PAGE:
Myth # 5: It’s just a matter of following the law. […  under current immigration laws, there are very few options for legal immigration, the costs are increasingly prohibitive and the wait for any kind of status can be long and frustrating.]”

* “… Mr. Obama told Americans that deporting millions is ‘not who we are’ and cited Scripture, saying, ‘We shall not oppress a stranger for we know the heart of a stranger — we were strangers once, too.’ … Are we a nation that tolerates the hypocrisy of a system where workers who pick our fruit and make our beds never have a chance to get right with the law?”

* “While there isn’t space in this blog post to propose and unpack all the issues, I think it’s valuable to examine four ways immigration is impacting the church and its call to share the gospel with all peoples.”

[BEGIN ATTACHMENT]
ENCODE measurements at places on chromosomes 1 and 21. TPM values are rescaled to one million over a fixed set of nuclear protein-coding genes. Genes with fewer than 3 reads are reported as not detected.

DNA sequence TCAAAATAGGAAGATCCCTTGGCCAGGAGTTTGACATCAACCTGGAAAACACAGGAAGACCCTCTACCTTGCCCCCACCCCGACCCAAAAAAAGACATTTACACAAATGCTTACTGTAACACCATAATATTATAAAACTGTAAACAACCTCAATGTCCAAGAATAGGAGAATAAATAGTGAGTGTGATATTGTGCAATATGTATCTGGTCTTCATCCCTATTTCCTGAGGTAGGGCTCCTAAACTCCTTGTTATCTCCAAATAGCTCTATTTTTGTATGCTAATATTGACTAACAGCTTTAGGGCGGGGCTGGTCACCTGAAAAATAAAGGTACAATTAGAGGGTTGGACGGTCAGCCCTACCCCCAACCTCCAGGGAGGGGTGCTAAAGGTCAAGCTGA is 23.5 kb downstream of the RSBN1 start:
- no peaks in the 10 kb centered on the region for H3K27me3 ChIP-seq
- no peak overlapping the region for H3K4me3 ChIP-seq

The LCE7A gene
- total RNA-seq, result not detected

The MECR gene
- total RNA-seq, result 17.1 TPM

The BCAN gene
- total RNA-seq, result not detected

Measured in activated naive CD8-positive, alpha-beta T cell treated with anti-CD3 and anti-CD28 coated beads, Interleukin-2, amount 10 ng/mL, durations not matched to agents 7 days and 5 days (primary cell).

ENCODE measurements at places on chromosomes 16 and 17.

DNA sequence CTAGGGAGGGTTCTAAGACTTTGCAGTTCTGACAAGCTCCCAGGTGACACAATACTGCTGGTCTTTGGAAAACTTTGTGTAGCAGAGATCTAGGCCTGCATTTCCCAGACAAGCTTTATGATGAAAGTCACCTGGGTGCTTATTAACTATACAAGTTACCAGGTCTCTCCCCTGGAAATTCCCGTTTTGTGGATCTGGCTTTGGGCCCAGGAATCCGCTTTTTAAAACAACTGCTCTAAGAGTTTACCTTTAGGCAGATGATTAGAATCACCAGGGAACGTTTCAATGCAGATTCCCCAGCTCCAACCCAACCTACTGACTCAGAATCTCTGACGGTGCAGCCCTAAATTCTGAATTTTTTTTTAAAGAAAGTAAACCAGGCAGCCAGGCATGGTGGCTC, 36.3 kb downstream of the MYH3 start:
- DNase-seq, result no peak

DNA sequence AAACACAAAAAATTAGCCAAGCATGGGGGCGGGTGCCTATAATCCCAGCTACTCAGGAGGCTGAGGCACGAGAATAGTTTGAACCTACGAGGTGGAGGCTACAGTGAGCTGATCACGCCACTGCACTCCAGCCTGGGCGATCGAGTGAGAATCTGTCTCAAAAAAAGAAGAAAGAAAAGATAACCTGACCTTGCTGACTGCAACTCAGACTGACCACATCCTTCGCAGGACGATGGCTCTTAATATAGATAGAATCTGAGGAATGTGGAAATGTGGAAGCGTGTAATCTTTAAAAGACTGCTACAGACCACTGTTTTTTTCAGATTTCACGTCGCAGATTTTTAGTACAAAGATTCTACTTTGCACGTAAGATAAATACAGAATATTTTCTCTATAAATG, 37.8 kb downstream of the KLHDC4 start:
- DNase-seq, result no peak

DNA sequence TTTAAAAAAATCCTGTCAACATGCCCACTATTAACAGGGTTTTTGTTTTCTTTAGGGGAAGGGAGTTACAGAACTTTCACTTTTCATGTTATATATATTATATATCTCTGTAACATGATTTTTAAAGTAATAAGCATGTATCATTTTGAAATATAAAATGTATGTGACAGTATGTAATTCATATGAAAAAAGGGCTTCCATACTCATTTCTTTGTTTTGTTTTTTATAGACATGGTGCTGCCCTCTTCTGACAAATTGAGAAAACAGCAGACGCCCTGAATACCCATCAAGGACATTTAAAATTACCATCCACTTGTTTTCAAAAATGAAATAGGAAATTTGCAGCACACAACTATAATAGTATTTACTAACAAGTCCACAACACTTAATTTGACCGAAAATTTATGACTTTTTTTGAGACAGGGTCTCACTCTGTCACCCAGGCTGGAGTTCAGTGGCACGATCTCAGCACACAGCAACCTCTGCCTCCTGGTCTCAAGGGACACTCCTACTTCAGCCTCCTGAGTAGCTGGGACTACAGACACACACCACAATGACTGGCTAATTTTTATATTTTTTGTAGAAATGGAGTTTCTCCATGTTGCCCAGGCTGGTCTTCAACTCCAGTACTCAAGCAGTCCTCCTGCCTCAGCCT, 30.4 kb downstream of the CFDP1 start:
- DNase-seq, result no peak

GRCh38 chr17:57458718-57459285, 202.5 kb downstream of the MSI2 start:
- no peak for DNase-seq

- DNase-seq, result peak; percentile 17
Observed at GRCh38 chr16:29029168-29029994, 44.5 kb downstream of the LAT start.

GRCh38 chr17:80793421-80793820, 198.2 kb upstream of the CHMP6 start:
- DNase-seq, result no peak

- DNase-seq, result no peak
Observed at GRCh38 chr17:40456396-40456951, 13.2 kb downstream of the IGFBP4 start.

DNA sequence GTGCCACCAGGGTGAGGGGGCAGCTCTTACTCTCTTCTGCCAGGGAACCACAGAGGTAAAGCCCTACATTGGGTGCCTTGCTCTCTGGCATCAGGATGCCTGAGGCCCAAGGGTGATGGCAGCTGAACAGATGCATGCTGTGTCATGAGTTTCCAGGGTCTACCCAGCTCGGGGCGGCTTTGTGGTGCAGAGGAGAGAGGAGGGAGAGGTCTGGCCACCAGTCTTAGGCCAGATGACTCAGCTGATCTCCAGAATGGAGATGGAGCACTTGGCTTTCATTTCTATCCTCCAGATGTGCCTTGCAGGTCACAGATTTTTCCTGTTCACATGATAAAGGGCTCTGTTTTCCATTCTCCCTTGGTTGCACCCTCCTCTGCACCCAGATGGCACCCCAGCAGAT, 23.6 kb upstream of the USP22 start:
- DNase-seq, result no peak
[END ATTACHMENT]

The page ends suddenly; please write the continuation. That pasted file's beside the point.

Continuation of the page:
Compassion, love & mercy: Gate A-4

“This can still happen anywhere. Not everything is lost.”

Consumerism & contentment: * The Cult of Contentment [required reading]; * God is Not Santa Claus: How the Consumerist Worldview Affects the Church

* “… I have a modest proposal, instead of fighting to ‘keep Christ in Christmas’ what if we fought to keep the Friday in Black Friday?”

* ” God is not Santa Claus. But we seem to forget that sometimes because we have embraced a worldview called consumerism. In this way of seeing the world, the consumer is at the center, and his or her goal is to find pleasure and avoid pain by consuming things, experiences, and people. Unfortunately, we take this same consumerist worldview to Jesus and his church, but he wants to move us from being consumers to contributors.”

 

links: this went thru my mind